Sometimes I think that most of the population of the world has been completely ruined by our modern, so called “accouterments”.  Did you know that many in third world countries have a hard time finding work and/or feeding family but still own a working cell phone?  Yikes. We are awash in items of convenience that supposedly serve the purpose of making life easier. Look around, you be the judge! As people who share an interest in faith and growing spiritually we can be bamboozled into thinking that our modern devices have nothing to do with how our spiritual life is proceeding and whether or not we are growing and moving forward.  Take a closer look.  At times I hear people talk about how God disappeared or deserted them or left after years of regular consolation in their prayer life or never showed up in the first place. Who taught you that?  As you grow and develop in your prayer life who taught you that your relationship with God and the way it manifests itself will always be the same?

There is no question that the strong presence of a societal ethic that demands and gets everything right now has had an influence on how we think about and practice our faith life.  After all, we reason, I pray daily, go to Mass weekly and even have taken a shift at the Adoration Chapel but God has still deserted me!  I bet everyone has known someone who has left the Church or quit going to Mass for a reason that resembles the above thinking. So where do we get the concept of what our relationship with the Father should look like?  That could come from our heroes of the faith or believers we admire or pastors we have known or a spiritual director or our own ego.  However, when you think about living this (believer’s) life, have you ever taken time and stock to examine how much of the culture is coloring your thinking?

If we check out scripture, the Saints and the history of the Church we quickly see that the life of a believer and our relationship with the Father is anything but consistent and predictable.  Like any teacher with great intuition the Father moves the relationship along in a manner that benefits the student in one way or the other. We need to give up all preconceived notions of what it will be like when we have finally “perfected” our relationship with the Father.  Even Mother Theresa revealed that after years of tangible consolation from God she spent the final years of her life in what seemed to be utter desolation with the Lord speaking not at all!  Father Donald Haggerty, professor of moral theology at the Capuchin Institute of Philosophy and Theology in Ethiopia gives us this observation:

“The Law of divine concealment is inescapable in all deeper prayer. No contact with God in prayer, no spiritual experience or encounter, does not quickly hide him again. He always manages to flee. … Only partial understandings of God’s love are ever given and these are never stable.  The experience of God’s hiding can entangle our soul in a morass of useless questioning.  …..[W]e may think sometimes that God’s hiding is the most familiar mark of his divine personality.”

 n the end it comes down to trust.  We all “get” that God is ever present all the time, everywhere.  In his personal relationships he offers us the schooling that will do nothing but hone and sharpen our faith, prayer and ability to let go of all the notions of what the world calls normal.  God’s hiding is not a bad thing and not a good thing.  It’s an opportunity to grow.  Maybe we are all a little spoiled because we go into panic mode when things don’t go the way we want them to.  So who knows better about the presence of God in your life, you or the Father?  He has His ways, you decide!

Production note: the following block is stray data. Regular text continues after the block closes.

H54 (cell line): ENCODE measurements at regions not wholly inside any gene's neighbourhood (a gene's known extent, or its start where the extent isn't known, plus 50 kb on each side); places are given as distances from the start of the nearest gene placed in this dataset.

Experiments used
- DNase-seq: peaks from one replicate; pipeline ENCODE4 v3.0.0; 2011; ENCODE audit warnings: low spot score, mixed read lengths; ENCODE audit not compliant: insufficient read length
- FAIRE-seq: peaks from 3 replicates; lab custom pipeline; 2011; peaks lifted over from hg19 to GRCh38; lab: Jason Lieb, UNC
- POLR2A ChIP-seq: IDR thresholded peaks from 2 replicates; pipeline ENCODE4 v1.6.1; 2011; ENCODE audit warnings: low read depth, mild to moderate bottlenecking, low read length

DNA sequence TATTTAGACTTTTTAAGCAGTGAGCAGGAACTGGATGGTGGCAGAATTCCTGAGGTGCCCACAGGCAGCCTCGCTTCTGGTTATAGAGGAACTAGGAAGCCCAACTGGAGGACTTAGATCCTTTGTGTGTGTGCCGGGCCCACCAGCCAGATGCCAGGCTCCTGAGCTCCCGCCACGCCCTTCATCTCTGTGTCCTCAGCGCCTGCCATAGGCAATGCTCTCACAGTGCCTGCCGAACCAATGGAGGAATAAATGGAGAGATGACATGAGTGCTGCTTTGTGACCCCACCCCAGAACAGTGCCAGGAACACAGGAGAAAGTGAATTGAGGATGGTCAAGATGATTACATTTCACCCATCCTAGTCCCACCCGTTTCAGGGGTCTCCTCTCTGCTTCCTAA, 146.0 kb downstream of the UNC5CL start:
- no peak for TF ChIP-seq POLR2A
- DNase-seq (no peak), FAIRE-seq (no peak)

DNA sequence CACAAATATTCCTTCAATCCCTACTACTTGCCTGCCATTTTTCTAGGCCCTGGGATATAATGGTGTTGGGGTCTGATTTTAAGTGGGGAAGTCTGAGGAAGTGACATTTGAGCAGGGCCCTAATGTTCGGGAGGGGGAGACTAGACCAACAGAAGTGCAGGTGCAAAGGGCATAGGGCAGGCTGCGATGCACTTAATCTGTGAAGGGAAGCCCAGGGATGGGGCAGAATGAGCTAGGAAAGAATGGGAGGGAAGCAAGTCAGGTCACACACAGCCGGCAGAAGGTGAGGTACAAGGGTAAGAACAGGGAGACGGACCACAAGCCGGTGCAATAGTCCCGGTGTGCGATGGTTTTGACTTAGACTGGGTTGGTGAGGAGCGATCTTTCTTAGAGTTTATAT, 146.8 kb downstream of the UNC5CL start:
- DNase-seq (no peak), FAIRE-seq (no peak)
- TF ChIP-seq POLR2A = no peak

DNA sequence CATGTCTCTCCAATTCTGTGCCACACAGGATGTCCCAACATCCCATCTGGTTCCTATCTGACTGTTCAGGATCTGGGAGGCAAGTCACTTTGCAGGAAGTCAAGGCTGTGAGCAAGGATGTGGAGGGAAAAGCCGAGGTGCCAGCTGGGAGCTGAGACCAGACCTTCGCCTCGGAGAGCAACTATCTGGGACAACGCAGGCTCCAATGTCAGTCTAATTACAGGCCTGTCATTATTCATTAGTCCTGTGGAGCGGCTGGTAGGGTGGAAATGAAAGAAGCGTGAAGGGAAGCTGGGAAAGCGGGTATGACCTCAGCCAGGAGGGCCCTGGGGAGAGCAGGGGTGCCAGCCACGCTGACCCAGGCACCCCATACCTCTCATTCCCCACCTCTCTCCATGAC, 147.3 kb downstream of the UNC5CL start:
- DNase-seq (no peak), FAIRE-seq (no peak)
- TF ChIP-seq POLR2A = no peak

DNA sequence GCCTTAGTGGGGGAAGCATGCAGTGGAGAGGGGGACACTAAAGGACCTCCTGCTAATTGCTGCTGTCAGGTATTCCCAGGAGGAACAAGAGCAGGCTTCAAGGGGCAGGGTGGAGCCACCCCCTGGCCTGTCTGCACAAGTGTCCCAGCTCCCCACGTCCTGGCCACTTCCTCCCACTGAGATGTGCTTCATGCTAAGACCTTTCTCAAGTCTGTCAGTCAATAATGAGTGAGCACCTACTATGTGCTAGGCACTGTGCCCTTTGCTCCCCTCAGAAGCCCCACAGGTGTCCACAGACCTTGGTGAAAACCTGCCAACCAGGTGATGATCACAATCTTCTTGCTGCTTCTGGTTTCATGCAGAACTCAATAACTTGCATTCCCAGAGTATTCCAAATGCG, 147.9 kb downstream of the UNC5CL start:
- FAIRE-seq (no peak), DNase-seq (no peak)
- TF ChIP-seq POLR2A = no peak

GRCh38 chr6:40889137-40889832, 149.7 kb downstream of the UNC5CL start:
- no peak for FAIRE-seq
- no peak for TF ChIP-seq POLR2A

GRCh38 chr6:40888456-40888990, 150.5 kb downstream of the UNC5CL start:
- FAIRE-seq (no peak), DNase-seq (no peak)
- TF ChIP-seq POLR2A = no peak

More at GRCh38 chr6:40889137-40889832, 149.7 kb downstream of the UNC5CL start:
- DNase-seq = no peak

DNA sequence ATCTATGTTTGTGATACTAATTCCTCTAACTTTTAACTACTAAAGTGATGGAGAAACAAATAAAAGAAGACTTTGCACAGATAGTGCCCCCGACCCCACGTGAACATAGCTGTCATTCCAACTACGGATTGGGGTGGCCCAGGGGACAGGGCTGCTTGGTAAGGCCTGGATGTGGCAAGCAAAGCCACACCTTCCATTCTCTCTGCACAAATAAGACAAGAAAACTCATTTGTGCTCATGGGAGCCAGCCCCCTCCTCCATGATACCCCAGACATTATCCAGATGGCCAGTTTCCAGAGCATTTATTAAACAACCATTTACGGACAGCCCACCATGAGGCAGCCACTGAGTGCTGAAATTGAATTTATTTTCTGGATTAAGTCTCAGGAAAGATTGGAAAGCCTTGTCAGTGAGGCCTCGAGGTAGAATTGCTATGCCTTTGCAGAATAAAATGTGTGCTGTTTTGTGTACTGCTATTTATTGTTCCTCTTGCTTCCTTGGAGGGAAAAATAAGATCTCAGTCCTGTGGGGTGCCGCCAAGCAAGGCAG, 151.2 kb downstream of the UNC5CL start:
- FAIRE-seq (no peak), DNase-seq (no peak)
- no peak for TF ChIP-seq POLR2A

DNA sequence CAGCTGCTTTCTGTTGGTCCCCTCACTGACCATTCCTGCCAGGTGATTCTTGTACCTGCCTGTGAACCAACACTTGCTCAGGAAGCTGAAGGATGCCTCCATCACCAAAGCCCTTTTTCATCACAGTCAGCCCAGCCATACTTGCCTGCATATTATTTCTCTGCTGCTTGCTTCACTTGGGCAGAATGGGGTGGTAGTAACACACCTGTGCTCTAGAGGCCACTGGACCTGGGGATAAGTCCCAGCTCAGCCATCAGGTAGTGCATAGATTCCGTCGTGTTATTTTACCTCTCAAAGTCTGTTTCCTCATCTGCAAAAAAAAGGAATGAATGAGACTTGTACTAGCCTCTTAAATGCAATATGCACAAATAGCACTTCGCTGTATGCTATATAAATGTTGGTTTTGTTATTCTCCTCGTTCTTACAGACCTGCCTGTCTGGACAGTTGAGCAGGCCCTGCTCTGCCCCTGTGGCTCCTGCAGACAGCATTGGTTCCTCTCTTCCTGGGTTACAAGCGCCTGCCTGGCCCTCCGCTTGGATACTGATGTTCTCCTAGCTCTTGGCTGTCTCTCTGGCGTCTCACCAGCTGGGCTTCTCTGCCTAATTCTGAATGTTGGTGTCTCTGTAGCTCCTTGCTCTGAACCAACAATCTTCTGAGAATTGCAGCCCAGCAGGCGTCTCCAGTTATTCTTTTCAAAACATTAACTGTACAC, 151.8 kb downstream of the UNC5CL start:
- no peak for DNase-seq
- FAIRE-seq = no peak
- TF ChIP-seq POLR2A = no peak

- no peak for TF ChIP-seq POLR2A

Posted in Catholic Writing and Publishing | 1 Comment

CWG Prayer Chain Post: July 13, 2014

The CWG Prayer Chain Post is a weekly post for members to include their special intentions by adding a comment.

Romans 8:18-23
In my estimation, all that we suffer in the present time is nothing in comparison with the glory which is destined to be disclosed for us, for the whole creation is waiting with eagerness for the children of God to be revealed. It was not for its own purposes that creation had frustration imposed on it, but for the purposes of him who imposed it with the intention that the whole creation itself might be freed from its slavery to corruption and brought into the same glorious freedom as the children of God. We are well aware that the whole creation, until this time, has been groaning in labour pains. And not only that: we too, who have the first-fruits of the Spirit, even we are groaning inside ourselves, waiting with eagerness for our bodies to be set free.

  The power of prayer and the power of people praying.

JULY INTENTION PRAYER (from Psalms 103)

Bless Yahweh, my soul, from the depths of my being, his holy name;
bless Yahweh, my soul, never forget all his acts of kindness.
He forgives all your offences, cures all your diseases,
he redeems your life from the abyss, crowns you with faithful love and tenderness;
Yahweh is tenderness and pity, slow to anger and rich in faithful love;
his indignation does not last for ever, nor his resentment remain for all time;
he does not treat us as our sins deserve, nor repay us as befits our offences.
As the height of heaven above earth, so strong is his faithful love for those who fear him.

Please leave a comment with your intention. If you have problems adding an intention, email it to Mike Hays at coachhays(at)gmail(dot)com and I will add it.  God bless.

Posted in Catholic Writing and Publishing | 1 Comment